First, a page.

Consuming sugary drinks may increase stroke risk in women

November 1, 2012

A study published in The American Journal of Clinical Nutrition shows that women who drink sugary soft drinks almost every day may have an increased risk for a stroke.

The researchers conducted a prospective study in 39,786 Japanese men and women ages 40–59 in which soft drink intake was determined by using a self-administered food-frequency questionnaire. Follow-up was from 1990 to 2008. The researchers split the participants into four groups: those who rarely drank soft drinks, those who had one to two cups a week, those who had three to four cups a week, and those who had a soft drink nearly every day. Soft drinks were considered sugar-sweetened sodas and juices, and not diet sodas or 100% fruit juices.

During 18 years of follow-up, there were 453 incident cases of ischemic heart disease (IHD) and 1922 cases of stroke, including 859 hemorrhagic and 1,047 ischemic strokes. The researchers found that women who drank soft drinks nearly every day were 83% more likely to have an ischemic stroke than women who rarely drink sodas and other sweetened beverages. The same did not hold true for men.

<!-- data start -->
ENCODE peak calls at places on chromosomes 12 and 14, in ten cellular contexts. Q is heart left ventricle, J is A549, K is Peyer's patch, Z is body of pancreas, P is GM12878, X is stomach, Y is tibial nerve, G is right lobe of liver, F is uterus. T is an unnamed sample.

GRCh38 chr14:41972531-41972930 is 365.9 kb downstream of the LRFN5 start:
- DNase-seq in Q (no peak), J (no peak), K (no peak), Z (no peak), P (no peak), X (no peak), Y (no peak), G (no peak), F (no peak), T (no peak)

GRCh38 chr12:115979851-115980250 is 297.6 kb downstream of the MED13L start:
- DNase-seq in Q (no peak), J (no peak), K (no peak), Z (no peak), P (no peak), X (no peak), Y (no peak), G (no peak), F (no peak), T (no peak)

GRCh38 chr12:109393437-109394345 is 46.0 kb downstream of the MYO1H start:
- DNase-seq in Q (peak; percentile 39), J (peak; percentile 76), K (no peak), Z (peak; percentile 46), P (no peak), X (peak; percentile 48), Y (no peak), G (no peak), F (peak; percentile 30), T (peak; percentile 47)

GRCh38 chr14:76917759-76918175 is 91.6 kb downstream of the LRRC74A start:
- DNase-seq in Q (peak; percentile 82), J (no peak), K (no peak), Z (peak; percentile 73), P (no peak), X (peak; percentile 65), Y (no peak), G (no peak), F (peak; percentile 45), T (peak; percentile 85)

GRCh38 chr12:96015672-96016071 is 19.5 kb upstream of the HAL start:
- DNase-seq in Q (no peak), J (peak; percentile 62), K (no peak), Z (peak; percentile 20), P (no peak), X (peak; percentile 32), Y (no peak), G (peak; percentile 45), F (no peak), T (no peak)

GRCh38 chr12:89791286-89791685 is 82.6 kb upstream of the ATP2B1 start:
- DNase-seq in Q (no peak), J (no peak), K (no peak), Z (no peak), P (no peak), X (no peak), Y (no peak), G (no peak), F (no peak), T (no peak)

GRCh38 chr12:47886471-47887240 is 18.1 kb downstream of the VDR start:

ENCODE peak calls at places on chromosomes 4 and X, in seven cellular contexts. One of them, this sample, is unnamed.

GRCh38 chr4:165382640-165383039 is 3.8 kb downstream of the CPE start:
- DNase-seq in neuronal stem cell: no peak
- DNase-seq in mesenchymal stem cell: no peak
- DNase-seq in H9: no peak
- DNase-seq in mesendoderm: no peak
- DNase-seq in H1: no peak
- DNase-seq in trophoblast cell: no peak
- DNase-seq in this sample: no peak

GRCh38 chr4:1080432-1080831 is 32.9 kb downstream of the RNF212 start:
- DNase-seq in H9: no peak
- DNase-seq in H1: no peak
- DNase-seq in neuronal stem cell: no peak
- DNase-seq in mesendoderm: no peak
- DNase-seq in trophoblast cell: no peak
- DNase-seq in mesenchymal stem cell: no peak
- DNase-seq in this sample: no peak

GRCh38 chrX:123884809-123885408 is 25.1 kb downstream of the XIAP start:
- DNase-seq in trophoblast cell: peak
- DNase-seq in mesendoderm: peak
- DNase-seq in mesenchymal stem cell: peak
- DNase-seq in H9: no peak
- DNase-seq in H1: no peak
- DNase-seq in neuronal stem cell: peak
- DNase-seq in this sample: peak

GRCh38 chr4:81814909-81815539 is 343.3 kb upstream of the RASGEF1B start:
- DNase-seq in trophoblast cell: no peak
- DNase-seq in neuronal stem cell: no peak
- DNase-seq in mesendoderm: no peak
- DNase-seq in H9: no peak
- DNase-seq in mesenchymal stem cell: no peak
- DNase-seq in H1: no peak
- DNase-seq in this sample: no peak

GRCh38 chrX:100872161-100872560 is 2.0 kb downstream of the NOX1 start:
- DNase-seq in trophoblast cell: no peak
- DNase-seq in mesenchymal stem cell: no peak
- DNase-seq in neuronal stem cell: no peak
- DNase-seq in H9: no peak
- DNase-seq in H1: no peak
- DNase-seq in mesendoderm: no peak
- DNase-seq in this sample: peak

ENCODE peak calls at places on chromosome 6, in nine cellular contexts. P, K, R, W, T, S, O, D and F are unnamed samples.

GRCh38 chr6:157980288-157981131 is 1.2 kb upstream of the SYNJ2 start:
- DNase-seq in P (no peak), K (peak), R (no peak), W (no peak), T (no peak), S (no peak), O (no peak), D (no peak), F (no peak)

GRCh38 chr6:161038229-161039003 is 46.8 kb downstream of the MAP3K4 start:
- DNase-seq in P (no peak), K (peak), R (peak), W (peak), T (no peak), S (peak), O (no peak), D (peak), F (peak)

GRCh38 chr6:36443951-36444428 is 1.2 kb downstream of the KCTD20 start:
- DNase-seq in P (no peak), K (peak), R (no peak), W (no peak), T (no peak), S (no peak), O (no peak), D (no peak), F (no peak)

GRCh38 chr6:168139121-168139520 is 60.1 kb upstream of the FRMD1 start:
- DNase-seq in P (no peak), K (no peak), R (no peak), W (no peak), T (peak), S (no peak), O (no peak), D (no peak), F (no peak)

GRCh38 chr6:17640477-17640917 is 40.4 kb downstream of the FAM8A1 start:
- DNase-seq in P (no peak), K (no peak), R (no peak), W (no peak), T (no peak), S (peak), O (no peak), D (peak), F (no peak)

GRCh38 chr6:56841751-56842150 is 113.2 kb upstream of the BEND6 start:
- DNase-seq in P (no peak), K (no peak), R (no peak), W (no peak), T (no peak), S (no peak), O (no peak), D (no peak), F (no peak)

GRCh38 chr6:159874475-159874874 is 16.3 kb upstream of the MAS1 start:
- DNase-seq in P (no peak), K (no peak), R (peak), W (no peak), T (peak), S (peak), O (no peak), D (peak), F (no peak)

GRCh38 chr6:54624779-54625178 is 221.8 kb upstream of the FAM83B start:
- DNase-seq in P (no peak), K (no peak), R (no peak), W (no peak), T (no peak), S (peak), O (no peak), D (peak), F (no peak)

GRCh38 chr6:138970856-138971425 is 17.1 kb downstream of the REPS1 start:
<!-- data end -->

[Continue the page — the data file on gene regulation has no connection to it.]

It should be noted that the findings don’t prove that sweet drinks are to blame for the higher stroke risk. The American Beverage Association (ABA), which represents soda and other soft drink makers, said the new research did not add much new information. “This study does nothing to educate people about the real causes of heart disease or heart health issues. It only shows what we already know to be among the risk factors for heart disease: ethnicity and age. There is nothing unique about soft drinks when it comes to heart disease, stroke, or any other adverse health outcomes.”

Abstract

ABA statement